Non-contact Mobile Oximeter for Rapid Birth Asphyxia and Childhood Pneumonia Assessment

Organization: 
Massachusetts General Hospital
Organization Location: 
Boston, MA, USA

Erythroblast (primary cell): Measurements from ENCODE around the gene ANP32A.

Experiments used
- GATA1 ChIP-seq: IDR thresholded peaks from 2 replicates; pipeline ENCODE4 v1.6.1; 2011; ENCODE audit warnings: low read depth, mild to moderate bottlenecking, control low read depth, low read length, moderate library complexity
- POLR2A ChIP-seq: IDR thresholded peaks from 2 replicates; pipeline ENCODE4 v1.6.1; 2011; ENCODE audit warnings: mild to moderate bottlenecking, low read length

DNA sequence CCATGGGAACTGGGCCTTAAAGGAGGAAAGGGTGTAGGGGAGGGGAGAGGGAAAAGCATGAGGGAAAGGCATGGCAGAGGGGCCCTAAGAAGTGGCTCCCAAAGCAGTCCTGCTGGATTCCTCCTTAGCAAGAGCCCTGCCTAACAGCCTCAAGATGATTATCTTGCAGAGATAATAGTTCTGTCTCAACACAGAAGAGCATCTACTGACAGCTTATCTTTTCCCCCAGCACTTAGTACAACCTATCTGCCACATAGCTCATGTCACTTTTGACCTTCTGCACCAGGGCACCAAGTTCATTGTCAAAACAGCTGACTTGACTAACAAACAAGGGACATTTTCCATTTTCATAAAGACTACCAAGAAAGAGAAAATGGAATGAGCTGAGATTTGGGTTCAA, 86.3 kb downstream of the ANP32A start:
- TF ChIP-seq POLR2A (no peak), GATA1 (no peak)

Oxygen saturation (SO2) is known as the 5th vital sign - a simple yet important reading strongly associated with various deadly neonatal complications during birth or postnatal care, including birth asphyxia and childhood pneumonia. Affordable oximeters are nearly non-existent in most first-level clinics where the majority of mothers and babies are initially treated - even present in some tertiary facilities, they are not suited for newborns due to a clip design and requirement of constant disinfection which is not realistic in the resource-poor regions. In this project, we will develop a mobile phone oximeter attachment that can measure tissue oxygenation without touching the body. This makes it a valuable add on to the pocket of a community healthcare worker in a resource-poor country, helping him/her quickly identify sick children and allocate extremely limited resources to save their lives. Even oxygen saturation is routinely measured in most healthcare facilities in the developed countries, such assessment is nearly impossible for most infants in the resource-poor countries. The high acquisition and long-term maintenance costs of a commercial pulse oximeter make it a less favorable choice for such an environment. The recent low cost solutions, including the ~$20 standalone finger clip pulse-oximeter and the Phone Oximeter approaches are designed primarily for adults, making them difficult to apply to an infant or maintain hygiene when reused in a busy clinic with scant disinfectant supplies. Our non-contact mobile oximeter fills these blanks by bringing robust oxygenation monitoring to newborns and infants and has low long-term maintenance cost.

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